Quick, Somebody Call the Hyperbole Police! There's an Emergency at Money Magazine
In the painfully thin February issue of Money magazine (cheap paper stock and just 108 pages), one of the cover refers takes us to a story on "6 Ways to Bulletproof Your Job."
However, when you get to the story, it has been disarmed. Now it's called "Fireproof Your Job."
Whatever they called it, it's regrettably filled with truisms and bromides than real advice. Among them:
"Share client leads or ideas to generate revenue even if that's not part of your responsibilities."
"[M]ake an effort to to associate with the people the boss respect most and who routinely nab the best assignments."
"[Y]ou may be able to save your job by offering to forgo a bonus or take a cut in base salary in exchange for, say, stock options or a temporary cut in hours."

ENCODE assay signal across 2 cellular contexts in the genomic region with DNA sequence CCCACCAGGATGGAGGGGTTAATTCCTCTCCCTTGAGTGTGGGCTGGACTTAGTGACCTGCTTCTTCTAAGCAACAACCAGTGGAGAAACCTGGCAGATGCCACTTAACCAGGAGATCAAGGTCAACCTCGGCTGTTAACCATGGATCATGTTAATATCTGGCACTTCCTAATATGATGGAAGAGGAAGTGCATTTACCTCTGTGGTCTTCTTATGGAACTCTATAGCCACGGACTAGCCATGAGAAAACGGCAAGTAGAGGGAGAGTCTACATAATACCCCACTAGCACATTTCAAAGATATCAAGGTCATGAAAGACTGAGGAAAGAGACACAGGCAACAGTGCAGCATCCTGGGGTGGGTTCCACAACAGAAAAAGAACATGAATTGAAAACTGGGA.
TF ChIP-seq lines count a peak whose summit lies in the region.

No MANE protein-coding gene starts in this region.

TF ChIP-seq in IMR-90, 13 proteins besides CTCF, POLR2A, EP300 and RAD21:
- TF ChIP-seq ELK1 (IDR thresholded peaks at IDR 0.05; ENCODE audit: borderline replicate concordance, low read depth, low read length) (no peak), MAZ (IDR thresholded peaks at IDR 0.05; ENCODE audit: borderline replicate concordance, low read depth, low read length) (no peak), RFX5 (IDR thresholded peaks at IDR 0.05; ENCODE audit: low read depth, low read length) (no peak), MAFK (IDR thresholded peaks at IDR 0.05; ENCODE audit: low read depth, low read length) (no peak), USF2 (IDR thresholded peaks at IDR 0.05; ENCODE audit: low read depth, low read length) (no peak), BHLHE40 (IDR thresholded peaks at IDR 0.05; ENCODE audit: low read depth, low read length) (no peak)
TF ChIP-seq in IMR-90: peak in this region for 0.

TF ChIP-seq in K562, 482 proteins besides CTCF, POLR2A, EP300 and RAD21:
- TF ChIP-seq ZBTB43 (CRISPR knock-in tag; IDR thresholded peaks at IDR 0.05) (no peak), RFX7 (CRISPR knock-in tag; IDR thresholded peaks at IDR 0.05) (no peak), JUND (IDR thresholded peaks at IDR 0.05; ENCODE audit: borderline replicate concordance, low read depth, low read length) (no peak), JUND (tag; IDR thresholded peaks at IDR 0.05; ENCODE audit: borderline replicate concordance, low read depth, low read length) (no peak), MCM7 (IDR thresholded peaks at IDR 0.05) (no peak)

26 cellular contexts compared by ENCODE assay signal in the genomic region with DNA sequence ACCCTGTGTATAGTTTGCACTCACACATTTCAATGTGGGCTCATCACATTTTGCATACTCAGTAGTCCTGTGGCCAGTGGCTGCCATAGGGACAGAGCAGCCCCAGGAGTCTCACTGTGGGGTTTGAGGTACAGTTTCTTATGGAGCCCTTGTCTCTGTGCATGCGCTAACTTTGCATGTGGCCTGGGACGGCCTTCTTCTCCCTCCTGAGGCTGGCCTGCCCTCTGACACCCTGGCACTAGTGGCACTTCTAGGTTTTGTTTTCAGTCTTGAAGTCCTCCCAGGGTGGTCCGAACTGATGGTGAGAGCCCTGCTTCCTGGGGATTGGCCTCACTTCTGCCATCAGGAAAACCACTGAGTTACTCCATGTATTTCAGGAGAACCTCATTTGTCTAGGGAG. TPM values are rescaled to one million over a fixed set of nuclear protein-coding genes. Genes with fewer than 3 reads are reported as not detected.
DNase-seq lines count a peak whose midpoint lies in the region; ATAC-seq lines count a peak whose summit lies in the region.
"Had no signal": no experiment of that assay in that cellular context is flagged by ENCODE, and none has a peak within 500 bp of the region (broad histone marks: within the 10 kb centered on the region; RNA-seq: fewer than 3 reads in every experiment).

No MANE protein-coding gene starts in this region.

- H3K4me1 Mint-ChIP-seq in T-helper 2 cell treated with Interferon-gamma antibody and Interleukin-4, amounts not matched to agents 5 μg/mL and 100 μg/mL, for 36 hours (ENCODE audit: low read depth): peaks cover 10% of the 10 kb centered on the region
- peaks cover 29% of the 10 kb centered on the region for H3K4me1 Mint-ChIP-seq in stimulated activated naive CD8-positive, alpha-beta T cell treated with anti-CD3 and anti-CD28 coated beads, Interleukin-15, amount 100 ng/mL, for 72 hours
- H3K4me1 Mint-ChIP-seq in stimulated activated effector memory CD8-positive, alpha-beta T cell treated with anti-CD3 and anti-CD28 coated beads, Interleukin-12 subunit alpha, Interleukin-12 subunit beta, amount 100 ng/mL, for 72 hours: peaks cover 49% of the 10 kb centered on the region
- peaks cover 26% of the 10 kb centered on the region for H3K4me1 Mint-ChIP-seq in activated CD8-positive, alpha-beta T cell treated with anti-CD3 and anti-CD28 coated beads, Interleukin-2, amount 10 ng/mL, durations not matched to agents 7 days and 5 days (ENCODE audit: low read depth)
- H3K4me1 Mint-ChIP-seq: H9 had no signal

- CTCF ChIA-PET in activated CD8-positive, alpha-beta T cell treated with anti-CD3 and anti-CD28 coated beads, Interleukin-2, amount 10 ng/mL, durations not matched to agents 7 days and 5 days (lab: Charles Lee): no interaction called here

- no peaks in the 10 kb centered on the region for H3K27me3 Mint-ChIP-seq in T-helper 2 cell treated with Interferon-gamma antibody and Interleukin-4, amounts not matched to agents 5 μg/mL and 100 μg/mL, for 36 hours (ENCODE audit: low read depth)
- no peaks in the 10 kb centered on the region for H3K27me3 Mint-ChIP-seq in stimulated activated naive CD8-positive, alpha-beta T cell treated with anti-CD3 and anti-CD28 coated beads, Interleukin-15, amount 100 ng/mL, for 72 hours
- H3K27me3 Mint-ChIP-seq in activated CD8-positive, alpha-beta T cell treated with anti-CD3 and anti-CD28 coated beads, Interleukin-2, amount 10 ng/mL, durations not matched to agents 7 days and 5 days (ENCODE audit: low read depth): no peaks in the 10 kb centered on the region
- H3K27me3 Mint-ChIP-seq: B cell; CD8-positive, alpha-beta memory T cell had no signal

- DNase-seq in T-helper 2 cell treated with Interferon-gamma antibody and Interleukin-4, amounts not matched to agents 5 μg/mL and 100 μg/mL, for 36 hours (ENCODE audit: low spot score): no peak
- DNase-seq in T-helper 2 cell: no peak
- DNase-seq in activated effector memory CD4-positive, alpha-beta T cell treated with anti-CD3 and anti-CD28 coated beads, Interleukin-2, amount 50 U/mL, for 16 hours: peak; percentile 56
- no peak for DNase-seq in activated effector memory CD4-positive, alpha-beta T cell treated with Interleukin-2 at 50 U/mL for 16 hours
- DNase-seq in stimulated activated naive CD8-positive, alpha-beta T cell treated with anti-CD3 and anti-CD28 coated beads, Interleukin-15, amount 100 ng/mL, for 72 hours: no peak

It amounts to advice coming from people who sound like they've never been laid off before. In other words, they have no idea what they're talking about. But that doesn't stop them from being quoted by Money.
It doesn't matter what they say, they're experts, right?
The reality is who stays and who goes when there's a layoff-involuntary separation--reduction in force is invariably a lot more complicated than whether you're a team player or are foolish enough to volunteer to work more and get paid less.
I know this from someone who's been on both sides of the fence when the pink slips have rained down. Being good, hell, even being a superstar means squat if some chairman sitting 3,000 miles away decides he wants profits to increase another 3 percent, and it's decided your team can be cut in half.
There's no such thing as being indispensable anymore, plain and simple.
That's the real story that should have been written.